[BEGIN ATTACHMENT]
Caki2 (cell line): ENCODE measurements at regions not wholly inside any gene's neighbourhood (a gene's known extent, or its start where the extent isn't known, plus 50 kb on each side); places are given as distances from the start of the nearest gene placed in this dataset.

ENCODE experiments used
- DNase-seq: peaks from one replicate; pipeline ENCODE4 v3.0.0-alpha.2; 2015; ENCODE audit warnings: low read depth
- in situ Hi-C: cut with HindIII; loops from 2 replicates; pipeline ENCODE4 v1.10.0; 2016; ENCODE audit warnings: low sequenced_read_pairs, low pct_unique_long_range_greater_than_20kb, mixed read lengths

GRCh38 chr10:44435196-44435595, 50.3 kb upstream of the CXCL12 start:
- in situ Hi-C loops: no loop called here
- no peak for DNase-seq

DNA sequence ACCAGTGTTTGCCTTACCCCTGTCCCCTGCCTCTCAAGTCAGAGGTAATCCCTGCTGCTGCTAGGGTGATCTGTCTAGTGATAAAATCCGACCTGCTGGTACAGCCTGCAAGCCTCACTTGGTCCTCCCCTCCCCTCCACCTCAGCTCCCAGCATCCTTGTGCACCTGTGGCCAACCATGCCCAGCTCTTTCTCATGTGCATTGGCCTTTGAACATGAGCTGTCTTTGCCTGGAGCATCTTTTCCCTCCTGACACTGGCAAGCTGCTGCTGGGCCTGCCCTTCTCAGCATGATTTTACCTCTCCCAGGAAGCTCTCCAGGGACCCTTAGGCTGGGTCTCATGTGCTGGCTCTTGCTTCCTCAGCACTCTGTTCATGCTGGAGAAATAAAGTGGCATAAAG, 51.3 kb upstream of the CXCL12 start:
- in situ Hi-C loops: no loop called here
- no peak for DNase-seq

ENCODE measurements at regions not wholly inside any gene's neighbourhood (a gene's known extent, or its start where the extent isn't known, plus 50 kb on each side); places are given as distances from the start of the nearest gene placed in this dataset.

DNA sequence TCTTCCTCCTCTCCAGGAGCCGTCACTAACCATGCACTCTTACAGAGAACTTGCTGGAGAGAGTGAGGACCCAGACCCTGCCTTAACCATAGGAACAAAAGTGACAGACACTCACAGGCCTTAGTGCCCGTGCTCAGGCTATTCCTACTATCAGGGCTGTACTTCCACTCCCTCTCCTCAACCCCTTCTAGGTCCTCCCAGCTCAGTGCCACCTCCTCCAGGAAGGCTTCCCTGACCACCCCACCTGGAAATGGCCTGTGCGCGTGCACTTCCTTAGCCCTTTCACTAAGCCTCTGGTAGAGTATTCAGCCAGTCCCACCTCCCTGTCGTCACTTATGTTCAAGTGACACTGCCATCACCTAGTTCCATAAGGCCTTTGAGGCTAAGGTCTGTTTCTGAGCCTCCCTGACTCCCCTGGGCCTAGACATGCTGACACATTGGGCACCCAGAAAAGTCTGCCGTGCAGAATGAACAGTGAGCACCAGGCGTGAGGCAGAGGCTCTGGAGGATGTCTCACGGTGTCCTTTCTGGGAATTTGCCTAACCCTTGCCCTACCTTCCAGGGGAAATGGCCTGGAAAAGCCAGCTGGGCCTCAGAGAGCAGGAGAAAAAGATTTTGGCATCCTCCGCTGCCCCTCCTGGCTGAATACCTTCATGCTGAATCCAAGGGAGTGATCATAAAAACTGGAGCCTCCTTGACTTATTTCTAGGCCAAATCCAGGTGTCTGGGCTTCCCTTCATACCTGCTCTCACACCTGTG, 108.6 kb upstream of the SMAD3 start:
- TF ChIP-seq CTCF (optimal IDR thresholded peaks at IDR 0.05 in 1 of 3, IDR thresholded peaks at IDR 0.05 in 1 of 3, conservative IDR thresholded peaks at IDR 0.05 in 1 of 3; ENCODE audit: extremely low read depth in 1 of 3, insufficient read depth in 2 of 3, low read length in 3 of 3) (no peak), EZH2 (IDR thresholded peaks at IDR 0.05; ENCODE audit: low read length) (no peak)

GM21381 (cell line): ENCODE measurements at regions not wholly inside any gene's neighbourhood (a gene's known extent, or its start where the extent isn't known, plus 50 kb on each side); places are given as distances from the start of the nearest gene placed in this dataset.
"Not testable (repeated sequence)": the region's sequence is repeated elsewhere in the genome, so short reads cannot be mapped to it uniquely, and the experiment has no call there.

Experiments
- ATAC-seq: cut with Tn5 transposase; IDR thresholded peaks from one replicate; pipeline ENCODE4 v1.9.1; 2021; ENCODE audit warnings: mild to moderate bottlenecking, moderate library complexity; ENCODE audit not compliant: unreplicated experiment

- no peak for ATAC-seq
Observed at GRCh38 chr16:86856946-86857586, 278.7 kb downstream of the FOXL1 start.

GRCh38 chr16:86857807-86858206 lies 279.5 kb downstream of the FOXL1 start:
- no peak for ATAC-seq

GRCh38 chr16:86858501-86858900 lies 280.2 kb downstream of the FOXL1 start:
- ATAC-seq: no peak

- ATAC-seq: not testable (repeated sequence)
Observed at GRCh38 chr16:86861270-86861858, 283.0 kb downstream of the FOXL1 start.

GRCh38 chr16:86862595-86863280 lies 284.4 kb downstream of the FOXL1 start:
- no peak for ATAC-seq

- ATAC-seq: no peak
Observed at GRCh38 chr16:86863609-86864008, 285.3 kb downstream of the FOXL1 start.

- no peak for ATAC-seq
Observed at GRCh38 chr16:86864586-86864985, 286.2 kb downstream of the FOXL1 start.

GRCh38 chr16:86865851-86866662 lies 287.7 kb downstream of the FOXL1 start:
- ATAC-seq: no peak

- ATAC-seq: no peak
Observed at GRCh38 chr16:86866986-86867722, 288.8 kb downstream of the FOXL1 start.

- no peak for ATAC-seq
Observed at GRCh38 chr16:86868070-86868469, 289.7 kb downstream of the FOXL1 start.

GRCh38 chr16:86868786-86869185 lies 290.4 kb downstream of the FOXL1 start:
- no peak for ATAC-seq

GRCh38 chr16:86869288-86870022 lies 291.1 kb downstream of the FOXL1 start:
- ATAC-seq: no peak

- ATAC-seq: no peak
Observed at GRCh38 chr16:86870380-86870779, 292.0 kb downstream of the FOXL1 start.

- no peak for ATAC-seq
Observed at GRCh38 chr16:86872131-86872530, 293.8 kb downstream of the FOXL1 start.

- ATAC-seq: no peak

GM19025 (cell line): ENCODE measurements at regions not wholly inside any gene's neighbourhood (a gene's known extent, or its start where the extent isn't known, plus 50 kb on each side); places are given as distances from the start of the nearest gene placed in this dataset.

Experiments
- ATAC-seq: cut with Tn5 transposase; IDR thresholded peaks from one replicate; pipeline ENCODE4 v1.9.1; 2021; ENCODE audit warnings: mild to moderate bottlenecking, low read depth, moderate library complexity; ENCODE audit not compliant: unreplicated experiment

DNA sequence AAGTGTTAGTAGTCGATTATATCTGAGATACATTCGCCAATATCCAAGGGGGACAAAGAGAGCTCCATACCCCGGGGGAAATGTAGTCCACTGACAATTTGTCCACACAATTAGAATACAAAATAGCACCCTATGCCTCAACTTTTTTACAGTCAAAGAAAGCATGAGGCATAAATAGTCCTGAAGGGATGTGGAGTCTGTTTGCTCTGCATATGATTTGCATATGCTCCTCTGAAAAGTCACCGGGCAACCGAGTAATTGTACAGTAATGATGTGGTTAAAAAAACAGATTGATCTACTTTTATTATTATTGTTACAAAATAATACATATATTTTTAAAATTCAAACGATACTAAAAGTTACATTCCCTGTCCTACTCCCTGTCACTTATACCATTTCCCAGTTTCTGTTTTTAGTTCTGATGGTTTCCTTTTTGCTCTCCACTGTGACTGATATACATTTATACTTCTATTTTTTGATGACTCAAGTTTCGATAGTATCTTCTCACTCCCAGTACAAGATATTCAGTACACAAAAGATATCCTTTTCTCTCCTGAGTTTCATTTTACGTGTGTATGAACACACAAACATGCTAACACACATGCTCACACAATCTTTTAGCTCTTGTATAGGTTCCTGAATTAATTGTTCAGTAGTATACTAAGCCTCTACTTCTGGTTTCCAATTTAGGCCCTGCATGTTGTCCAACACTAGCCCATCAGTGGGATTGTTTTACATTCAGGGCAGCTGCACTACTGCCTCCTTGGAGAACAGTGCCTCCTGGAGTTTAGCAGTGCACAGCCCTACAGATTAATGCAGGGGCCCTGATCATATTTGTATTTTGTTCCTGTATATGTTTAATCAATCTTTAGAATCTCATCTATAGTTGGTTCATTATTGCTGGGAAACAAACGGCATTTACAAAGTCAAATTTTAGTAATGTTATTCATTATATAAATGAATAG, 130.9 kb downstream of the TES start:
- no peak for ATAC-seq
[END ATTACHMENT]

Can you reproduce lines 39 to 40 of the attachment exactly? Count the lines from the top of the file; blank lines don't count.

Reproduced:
- no peak for ATAC-seq

GRCh38 chr16:86869288-86870022 lies 291.1 kb downstream of the FOXL1 start: